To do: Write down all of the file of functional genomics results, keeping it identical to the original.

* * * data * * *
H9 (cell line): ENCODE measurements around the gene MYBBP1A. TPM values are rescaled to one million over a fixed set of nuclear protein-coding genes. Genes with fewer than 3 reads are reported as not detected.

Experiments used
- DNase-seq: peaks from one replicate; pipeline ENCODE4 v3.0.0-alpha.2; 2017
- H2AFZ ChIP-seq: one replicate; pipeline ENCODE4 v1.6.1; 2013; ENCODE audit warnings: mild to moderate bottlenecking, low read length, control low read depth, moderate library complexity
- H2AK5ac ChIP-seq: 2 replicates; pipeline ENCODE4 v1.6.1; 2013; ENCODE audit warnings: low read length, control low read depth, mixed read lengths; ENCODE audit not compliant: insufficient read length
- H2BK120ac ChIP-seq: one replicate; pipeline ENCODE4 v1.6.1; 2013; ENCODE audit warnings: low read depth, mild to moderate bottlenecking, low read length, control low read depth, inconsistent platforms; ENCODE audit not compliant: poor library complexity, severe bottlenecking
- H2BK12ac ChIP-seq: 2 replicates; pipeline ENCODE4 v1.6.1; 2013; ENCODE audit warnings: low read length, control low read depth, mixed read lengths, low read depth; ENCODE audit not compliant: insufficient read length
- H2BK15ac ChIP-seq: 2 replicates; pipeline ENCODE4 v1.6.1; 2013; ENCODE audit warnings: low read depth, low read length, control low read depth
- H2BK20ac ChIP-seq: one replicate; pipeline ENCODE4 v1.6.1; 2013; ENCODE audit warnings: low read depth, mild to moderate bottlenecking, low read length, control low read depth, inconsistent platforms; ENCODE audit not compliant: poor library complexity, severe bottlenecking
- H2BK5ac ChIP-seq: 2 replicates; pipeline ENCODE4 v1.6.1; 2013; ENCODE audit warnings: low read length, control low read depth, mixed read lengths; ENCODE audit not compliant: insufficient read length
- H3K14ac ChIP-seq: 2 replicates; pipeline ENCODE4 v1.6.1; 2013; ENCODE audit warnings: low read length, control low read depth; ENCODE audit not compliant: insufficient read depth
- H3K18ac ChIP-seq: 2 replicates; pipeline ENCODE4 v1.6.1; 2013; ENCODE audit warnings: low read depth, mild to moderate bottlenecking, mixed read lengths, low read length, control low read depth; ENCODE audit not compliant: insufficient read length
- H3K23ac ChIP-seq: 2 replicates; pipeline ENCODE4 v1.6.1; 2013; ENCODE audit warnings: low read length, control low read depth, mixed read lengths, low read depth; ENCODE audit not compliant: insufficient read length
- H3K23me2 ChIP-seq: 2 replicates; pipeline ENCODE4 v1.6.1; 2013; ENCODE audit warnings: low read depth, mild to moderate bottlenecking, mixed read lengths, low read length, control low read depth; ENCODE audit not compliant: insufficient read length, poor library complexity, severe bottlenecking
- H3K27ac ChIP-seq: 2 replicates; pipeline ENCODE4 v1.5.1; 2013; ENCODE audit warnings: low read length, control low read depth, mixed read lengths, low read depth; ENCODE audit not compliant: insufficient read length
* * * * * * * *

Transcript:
H9 (cell line): ENCODE measurements around the gene MYBBP1A. TPM values are rescaled to one million over a fixed set of nuclear protein-coding genes. Genes with fewer than 3 reads are reported as not detected.

Experiments used
- DNase-seq: peaks from one replicate; pipeline ENCODE4 v3.0.0-alpha.2; 2017
- H2AFZ ChIP-seq: one replicate; pipeline ENCODE4 v1.6.1; 2013; ENCODE audit warnings: mild to moderate bottlenecking, low read length, control low read depth, moderate library complexity
- H2AK5ac ChIP-seq: 2 replicates; pipeline ENCODE4 v1.6.1; 2013; ENCODE audit warnings: low read length, control low read depth, mixed read lengths; ENCODE audit not compliant: insufficient read length
- H2BK120ac ChIP-seq: one replicate; pipeline ENCODE4 v1.6.1; 2013; ENCODE audit warnings: low read depth, mild to moderate bottlenecking, low read length, control low read depth, inconsistent platforms; ENCODE audit not compliant: poor library complexity, severe bottlenecking
- H2BK12ac ChIP-seq: 2 replicates; pipeline ENCODE4 v1.6.1; 2013; ENCODE audit warnings: low read length, control low read depth, mixed read lengths, low read depth; ENCODE audit not compliant: insufficient read length
- H2BK15ac ChIP-seq: 2 replicates; pipeline ENCODE4 v1.6.1; 2013; ENCODE audit warnings: low read depth, low read length, control low read depth
- H2BK20ac ChIP-seq: one replicate; pipeline ENCODE4 v1.6.1; 2013; ENCODE audit warnings: low read depth, mild to moderate bottlenecking, low read length, control low read depth, inconsistent platforms; ENCODE audit not compliant: poor library complexity, severe bottlenecking
- H2BK5ac ChIP-seq: 2 replicates; pipeline ENCODE4 v1.6.1; 2013; ENCODE audit warnings: low read length, control low read depth, mixed read lengths; ENCODE audit not compliant: insufficient read length
- H3K14ac ChIP-seq: 2 replicates; pipeline ENCODE4 v1.6.1; 2013; ENCODE audit warnings: low read length, control low read depth; ENCODE audit not compliant: insufficient read depth
- H3K18ac ChIP-seq: 2 replicates; pipeline ENCODE4 v1.6.1; 2013; ENCODE audit warnings: low read depth, mild to moderate bottlenecking, mixed read lengths, low read length, control low read depth; ENCODE audit not compliant: insufficient read length
- H3K23ac ChIP-seq: 2 replicates; pipeline ENCODE4 v1.6.1; 2013; ENCODE audit warnings: low read length, control low read depth, mixed read lengths, low read depth; ENCODE audit not compliant: insufficient read length
- H3K23me2 ChIP-seq: 2 replicates; pipeline ENCODE4 v1.6.1; 2013; ENCODE audit warnings: low read depth, mild to moderate bottlenecking, mixed read lengths, low read length, control low read depth; ENCODE audit not compliant: insufficient read length, poor library complexity, severe bottlenecking
- H3K27ac ChIP-seq: 2 replicates; pipeline ENCODE4 v1.5.1; 2013; ENCODE audit warnings: low read length, control low read depth, mixed read lengths, low read depth; ENCODE audit not compliant: insufficient read length